( To id entify risk factors associated with antibody activity to Y. enterocolitica.
( To study possible associations between particular clinical complaints and antibody activity to
Y. enterocolitica, as between previous appendectomy and anti body activity.
Through follow-up study on 458 hospitalized patients
( To further study frequency, clinical course and mutual relationship of acute and chronic
clinical manifestations known to be associated with the Y. entero colitica infection.
( To possibly describe previously unknown acute or chronic clinical manifestations associated
with Y. enterocolitica infection.
( To observe possible immunological aberrations associated with Y. entero-c olitica infection,
and estimate their relationship to clinical disease.
( To study the influence of the Y. enterocolitica infection on long time survival, and describe
clinical conditions associated with death.
METHODOLOGIC AL CONSIDERATIONS
In a small country like Norway, with obligate military service, military recruits constitute a
population well suited for medical research, especially prevalence and analytic epidemiological
The study was conducted at the Norwegian naval training camp in southwestern Norway.
Among 791 recruits who were enrolled for their obligate service in January 1987, 755 (95%)
participated in the study.
The 755 recruits were all healthy Nor wegian males of approximately the same age (19-26 years
old). They represented all districts of Norway, different socio-economic classes, and different
Blood samples for evaluation of antibody response to Y. enterocolitica w ere obtained from all
755 recruits within seven days after they entered the camp. In the meantime, there had been no
outbreak of gastroenteritis in the camp.
Within two weeks, the recruits answered a standardized questionnaire covering: (i)
demographic data, (ii) specific exposures, and (iii) clinical information. The questions were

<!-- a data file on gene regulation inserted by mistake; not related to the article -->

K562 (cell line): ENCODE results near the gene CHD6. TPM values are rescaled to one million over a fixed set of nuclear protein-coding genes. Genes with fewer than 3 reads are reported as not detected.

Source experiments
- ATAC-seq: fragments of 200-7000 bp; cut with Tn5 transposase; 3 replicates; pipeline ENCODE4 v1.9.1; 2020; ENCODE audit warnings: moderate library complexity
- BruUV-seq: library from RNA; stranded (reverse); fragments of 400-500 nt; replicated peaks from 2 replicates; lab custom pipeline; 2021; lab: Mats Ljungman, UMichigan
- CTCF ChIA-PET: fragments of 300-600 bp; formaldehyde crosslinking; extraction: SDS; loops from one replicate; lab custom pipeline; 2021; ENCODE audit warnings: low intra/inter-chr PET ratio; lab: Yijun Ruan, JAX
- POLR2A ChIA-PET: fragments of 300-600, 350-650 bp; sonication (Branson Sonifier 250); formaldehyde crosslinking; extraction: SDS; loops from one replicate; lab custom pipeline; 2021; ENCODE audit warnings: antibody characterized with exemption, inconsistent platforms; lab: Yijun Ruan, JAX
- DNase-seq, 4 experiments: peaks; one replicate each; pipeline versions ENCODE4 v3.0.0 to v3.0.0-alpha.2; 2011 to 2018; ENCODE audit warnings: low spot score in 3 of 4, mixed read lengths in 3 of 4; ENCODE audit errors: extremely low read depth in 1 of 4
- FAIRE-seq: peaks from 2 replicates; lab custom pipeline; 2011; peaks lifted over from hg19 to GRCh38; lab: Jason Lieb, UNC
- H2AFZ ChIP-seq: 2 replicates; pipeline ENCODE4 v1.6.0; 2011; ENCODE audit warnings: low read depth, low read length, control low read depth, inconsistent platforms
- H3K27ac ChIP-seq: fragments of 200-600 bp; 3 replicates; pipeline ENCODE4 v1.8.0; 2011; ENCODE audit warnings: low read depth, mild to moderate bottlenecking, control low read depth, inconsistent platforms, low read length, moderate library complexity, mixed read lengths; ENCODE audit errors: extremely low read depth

precise and easily understandable.
Information on peroperative findings was obtained from hospital case records in 26 of 34
recruits with previous appendectomy.
During the 10-year period 1974-1983, Y. enterocolitica infection was diagnosed in 553
hospitalized patients, by antibody response and/or isolation of the microorganism. Excluded
were 95 patients with insufficient or missing hospit al files. Adequate clinical information was
obtained on 458 patients (202 males and 256 females) admitted to 52 different hospitals, and,
dependent on the clinical manifestations, to departments of internal medicine, surgery,
orthopedic surgery, rheumato logy, pediatrics, gynaecology and obstetrics, opthalmology,
neurology, pulmonary diseases, and dermatology.
The 458 patients constituting the material of the study were followed as a cohort prospectively
(in sense of the directional pursuit), from th e Y. enterocolitica infection, in order to observe
eventual chronic complications. However, the diagnostic methods used in the period 1974-83
were not equal to those presently available. Sophisticated methods for the demonstration of
Yersinia in diseased tissues were not accessible, and in many cases the evidence of chronic
yersiniosis was circumstantial.
Clinical data were obtained from the various departments upon the first admission, and from all
subsequent admissions. Valuabl e information was also obtained through general practitioners.
Records of death were obtained from local registraries.
At termination of the study (June, 1987), 46 patients were dead and two could not be located.
Of the remaining patients 380/410 (92. 7%) replied to a detailed clinical questionnaire,
concerning development of chronic conditions that might be attributable to yersiniosis, and
recent medical assistance or hospital admission. In case of 12/30 patients who did not answer
the questio nnaire we have complete hospital records, therefore the final clinical information is
missing in only 18/410 patients alive (4.4%).
Selected groups were more closely reexamined:
1) Twenty four patients who had been admitted to Bergen University Hospital underwent a
thorough examination including assessment of antibody response to Y. enterocolitica,
evaluation of serum levels of complement component, liver function tests, and tests for
antinuclear factor (ANA) and rheumatoid factor (RF). P atients with persisting arthralgic
complaints were examined for urethritis and for presence of the histocompatibility antigen
HLA-B27, and had radiographic examinations of ileosacral and extremity joints. Patients with
severe chronic diarrhea underwent ra diographic investigation of the small intestine,
duodenoscopy and colonoscopy, and were examined for malabsorption. Patients with elevated
liver parameters were examined for liver disease. Complement component levels were compared
with those of 32 first d egree relatives and 25 unrelated controls, without antibodies to Y.
2) Special attention was paid to patients with neurological symptoms. These patients were last
reexamined in 1991, with estimation of antibody activity to Y. enterocolitica.
3) Several patients admitted to Akershus Central Hospital have been followed for twenty years